Jenna A. Kavanagh, 23, of Rochester, was arrested by Troopers on May 8 and charged with unlawful possession of marijuana. Troopers detected a strong smell of marijuana emitting from the vehicle when Kavanagh was stopped for speeding on State Route 262. More than three grams of marijuana in multiple plastic vials was allegedly found inside a glass container. Kavanagh was issued an appearance ticket returnable to the Town of Byron Court on May 16 and a uniform traffic ticket was issued for speeding.

Josiah D. Kirby, 22, of Kenmore, was arrested by Corfu Village Police Officer Michael Petritz for unlawful possession of marijuana after a traffic stop for speeding on Route 77. Officer Petritz detected a strong odor of burnt marijuana emanating from the vehicle. Kirby was allegedly found to be in possession of four marijuana cigarettes and a blue glass smoking pipe containing marijuana residue. Kirby was issued tickets and an appearance ticket returnable to the Village of Corfu on June 6.

Julio A. Bautista, 20, was arrested by Troopers on May 11 for trespass after he was warned on two separate occasions not to return to College Village by Security. Bautista was located in the parking lot of the property and was placed under arrest. He is scheduled to appear in the Town of Batavia Court on May 23.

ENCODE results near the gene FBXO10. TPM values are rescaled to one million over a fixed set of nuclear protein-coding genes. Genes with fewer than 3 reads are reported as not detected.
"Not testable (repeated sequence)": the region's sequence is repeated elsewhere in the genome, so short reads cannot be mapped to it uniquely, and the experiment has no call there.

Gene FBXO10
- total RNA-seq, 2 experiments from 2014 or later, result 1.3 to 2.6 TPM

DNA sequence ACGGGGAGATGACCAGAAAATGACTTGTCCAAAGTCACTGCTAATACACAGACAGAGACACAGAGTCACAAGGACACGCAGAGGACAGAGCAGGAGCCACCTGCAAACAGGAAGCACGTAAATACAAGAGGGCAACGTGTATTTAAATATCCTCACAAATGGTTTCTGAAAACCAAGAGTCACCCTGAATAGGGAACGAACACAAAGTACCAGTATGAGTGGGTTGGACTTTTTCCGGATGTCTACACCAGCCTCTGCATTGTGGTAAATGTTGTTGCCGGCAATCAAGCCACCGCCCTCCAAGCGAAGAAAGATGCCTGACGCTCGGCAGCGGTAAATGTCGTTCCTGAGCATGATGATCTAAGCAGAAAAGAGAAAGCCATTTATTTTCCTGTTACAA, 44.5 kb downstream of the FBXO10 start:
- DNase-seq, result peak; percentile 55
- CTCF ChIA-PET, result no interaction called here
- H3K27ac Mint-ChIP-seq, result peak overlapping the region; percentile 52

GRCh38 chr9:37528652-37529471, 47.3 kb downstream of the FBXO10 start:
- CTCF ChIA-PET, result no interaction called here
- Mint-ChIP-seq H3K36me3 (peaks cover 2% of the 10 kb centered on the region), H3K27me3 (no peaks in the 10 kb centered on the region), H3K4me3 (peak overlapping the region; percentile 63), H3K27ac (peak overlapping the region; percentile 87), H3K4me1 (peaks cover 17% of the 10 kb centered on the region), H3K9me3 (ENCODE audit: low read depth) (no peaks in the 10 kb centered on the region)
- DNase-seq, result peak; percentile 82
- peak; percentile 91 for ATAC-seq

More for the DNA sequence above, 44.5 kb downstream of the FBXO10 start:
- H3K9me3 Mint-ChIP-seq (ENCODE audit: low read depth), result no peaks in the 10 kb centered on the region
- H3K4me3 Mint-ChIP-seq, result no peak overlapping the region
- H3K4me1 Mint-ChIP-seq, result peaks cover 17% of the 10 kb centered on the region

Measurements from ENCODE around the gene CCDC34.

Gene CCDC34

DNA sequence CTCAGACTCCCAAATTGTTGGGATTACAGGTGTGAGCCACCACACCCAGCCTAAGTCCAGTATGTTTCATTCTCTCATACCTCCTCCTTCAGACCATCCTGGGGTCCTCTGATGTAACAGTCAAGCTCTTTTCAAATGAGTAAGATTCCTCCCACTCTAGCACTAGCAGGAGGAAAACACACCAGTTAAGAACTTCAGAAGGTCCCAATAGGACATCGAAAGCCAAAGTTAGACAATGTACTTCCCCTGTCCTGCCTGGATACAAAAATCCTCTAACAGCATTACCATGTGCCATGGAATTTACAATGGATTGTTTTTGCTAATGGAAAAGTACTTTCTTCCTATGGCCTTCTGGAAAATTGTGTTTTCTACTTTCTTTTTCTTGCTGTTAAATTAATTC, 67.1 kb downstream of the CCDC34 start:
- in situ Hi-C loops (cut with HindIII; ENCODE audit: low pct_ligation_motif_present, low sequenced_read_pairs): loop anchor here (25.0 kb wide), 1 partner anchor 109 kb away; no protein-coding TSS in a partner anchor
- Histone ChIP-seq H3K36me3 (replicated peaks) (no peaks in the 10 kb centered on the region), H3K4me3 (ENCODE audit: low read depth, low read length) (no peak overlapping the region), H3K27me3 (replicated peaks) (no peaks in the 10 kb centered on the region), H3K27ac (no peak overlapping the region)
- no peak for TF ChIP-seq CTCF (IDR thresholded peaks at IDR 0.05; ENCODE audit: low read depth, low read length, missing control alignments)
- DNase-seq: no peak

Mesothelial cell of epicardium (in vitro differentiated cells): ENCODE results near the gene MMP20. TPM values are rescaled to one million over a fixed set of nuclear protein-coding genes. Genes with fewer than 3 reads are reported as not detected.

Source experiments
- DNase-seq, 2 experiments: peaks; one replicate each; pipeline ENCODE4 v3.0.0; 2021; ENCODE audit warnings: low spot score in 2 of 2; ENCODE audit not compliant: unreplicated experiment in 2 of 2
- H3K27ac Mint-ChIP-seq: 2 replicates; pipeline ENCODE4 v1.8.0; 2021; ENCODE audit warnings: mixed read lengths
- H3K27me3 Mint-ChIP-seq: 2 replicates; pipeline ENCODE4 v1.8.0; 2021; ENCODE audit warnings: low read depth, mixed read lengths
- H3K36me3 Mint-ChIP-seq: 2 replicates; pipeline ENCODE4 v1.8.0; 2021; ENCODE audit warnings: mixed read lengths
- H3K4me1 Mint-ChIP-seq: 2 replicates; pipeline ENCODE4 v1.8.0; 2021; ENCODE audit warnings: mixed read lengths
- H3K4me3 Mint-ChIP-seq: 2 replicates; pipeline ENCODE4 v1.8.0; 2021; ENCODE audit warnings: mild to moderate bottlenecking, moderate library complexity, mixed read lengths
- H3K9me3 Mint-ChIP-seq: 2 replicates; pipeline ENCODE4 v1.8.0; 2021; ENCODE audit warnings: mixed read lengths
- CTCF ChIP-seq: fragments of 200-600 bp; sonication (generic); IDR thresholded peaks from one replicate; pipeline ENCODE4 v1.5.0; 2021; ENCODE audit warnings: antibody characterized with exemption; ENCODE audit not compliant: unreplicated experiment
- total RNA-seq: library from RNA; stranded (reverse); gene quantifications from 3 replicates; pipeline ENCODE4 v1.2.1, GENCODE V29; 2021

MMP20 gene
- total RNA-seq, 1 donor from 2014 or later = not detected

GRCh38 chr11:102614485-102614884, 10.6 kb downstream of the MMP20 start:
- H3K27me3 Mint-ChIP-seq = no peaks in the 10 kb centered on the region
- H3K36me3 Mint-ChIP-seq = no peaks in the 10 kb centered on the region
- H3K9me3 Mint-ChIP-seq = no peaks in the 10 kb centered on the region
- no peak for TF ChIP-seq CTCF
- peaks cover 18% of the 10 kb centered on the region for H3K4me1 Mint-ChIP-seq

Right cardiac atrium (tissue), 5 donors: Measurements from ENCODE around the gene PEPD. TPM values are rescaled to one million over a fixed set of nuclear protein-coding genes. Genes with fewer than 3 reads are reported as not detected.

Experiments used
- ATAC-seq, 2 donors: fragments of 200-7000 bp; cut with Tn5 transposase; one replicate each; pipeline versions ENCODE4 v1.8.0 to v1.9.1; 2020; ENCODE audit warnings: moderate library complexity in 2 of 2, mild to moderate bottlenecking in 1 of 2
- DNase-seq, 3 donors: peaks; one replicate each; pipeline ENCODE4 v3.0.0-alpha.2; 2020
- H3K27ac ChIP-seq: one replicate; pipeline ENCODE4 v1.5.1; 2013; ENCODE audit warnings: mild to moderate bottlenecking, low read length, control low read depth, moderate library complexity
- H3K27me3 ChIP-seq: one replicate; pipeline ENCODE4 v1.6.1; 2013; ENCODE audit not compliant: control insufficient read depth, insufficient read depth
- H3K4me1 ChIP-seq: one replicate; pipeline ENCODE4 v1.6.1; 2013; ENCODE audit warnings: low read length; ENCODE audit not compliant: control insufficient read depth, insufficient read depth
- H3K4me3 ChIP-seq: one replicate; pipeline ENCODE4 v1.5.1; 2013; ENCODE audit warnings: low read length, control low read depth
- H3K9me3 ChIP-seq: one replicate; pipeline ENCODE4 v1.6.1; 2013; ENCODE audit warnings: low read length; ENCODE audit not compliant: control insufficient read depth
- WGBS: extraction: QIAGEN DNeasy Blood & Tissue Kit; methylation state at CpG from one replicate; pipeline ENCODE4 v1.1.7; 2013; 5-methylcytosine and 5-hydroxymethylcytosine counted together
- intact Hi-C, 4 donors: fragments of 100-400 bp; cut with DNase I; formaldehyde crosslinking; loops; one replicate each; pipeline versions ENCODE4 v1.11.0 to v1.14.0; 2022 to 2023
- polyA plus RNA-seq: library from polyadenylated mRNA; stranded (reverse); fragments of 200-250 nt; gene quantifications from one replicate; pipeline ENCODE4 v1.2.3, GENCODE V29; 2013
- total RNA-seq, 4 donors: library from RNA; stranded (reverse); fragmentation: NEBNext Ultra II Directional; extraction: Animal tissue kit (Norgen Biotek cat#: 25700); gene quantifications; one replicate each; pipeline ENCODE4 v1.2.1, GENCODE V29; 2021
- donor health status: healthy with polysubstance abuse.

May 11, 2016 - 1:20pm
posted by Billie Owens in art, jim thomas, batavia, news.
Submitted photo of artist and former Batavia resident Jim Thomas and his work titled "Fractured Pathways Unitarian Gardens #7."
Artist Jim Thomas, who lived in Batavia for 23 years until moving away in 2007, will have a solo art exhibit at the Geisel Gallery in Rochester, June 1-30.
An opening reception with the artist will be held from 5 to 7 p.m. on Thursday, June 9, in Legacy Tower in the Gallery's second-floor rotunda. Geisel Gallery is located at One Bausch + Lomb Place in the City of Rochester.
The exhibit can be viewed during the gallery's regular hours, 7 a.m. to 7 p.m. Monday through Friday, and 8 a.m. to 2 p.m. on Saturdays. Closed Sundays.
Jim Thomas's work titled "Hammonassett Study #3"
May 11, 2016 - 11:49am
posted by Howard B. Owens in Emergency Response Team, batavia, Batavia PD, news.


It was the Emergency Response Team's turn to train in the house on Ganson Avenue that is scheduled for demolition in a few weeks. The space gave the team a chance to practice on techniques such as clearing a residence room-by-room looking for a potentially hostile subject.